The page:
Wiley, Emmanuelle profile picMA Graduate – Class of 2017

I earned my bachelors at New York University in Global Liberal Studies with a concentration in Identities and Representations: a lens delving into how we, both at the individual and societal level, construct and represent our senses of selves and others with regards to questions of gender, race, class, etc. I spent my freshman year in Florence, Italy, and my junior year in Buenos Aires, Argentina, where I conducted research towards my senior thesis. I chose to pursue the MA in Global Thought because I felt that it offered a broad frame within which I could come to understand the world, refining my focus according to my own particular interests. I currently work as a research assistant in Columbia University’s Sociology Department, gathering information geared towards making sense of the different phenomena and social consequences of today’s complex global processes.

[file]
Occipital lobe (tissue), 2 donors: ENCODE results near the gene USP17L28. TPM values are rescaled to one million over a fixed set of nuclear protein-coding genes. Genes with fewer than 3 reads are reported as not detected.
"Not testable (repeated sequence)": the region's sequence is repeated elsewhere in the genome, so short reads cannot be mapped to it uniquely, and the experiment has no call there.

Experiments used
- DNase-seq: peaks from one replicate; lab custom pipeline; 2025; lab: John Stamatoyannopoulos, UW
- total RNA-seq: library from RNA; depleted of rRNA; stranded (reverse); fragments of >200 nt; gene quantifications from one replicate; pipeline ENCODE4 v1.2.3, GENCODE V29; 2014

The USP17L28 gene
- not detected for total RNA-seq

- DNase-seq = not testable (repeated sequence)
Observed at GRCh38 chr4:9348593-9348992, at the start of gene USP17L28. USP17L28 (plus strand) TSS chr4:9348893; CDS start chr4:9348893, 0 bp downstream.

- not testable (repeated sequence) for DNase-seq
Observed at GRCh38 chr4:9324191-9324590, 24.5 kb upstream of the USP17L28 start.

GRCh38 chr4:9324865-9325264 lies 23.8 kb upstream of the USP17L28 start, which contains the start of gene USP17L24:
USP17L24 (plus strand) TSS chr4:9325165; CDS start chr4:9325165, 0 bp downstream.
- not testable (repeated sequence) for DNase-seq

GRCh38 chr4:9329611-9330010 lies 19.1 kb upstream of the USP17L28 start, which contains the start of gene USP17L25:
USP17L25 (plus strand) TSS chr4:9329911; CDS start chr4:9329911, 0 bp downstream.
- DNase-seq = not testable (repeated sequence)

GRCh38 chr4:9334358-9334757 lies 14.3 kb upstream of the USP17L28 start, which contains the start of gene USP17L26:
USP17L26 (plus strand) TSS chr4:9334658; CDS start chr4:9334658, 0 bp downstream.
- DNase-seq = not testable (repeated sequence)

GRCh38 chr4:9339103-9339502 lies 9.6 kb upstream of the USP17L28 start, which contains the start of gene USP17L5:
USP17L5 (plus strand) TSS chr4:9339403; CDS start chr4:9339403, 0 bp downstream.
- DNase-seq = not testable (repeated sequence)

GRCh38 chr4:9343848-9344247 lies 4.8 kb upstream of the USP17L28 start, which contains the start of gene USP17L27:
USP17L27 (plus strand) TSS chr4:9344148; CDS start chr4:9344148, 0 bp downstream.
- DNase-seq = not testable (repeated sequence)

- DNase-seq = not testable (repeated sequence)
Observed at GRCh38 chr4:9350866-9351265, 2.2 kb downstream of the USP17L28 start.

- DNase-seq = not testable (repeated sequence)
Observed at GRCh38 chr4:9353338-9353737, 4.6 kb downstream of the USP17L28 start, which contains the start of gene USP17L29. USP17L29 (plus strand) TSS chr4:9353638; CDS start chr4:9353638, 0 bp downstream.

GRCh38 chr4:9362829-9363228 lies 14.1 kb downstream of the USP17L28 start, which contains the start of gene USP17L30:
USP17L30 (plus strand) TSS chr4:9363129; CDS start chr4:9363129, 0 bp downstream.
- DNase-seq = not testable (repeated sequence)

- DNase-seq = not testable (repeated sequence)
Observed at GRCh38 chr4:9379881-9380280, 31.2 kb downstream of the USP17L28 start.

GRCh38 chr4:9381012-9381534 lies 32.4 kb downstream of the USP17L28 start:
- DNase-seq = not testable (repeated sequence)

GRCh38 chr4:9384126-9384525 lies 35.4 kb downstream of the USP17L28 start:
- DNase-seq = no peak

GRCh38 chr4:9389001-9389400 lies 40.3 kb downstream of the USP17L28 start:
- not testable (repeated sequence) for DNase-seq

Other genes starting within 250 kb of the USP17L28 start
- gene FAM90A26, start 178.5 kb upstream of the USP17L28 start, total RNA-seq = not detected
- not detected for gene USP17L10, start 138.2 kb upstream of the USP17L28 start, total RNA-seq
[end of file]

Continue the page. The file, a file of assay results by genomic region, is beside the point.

Research Interests

My academic motivations lie in issues of human rights, especially with regards to migrants, women and those of minority groups. I am interested first and foremost in research, hoping to develop better understandings of the systems that have the capacity to privilege and/or disadvantage certain groups and the ways in which we may improve them. In line with these goals, my senior thesis at NYU was a comparative analysis of women’s standing in border migrant groups in the U.S. and Argentina. During my time in Global Thought, I expanded upon these investigations, carrying out a discursive and theoretical analysis of the ways in which our governments and systems even qualify and quantify migrants in the course of their movements, settlement, and for some, survival. I pursued this effort, questioning and rethinking the dominant legislative and humanitarian regimes instituted to define and protect human trafficking victims. This undertaking has come to color my current research efforts as I emphasize in my investigations a highly humanistic methodology. Approaching the lived human experience in a holistic and intersectional way, I hope to better develop forward-thinking and comprehensive understandings of, and, hopefully, responses to the social challenges faced by many in our modern day.

MA Thesis
“Journeys in the Shadows: Women’s Irregular Migrations and Dominant Anti-Human Trafficking Regimes”


  • B.A., Global Liberal Studies, New York University, 2012-2016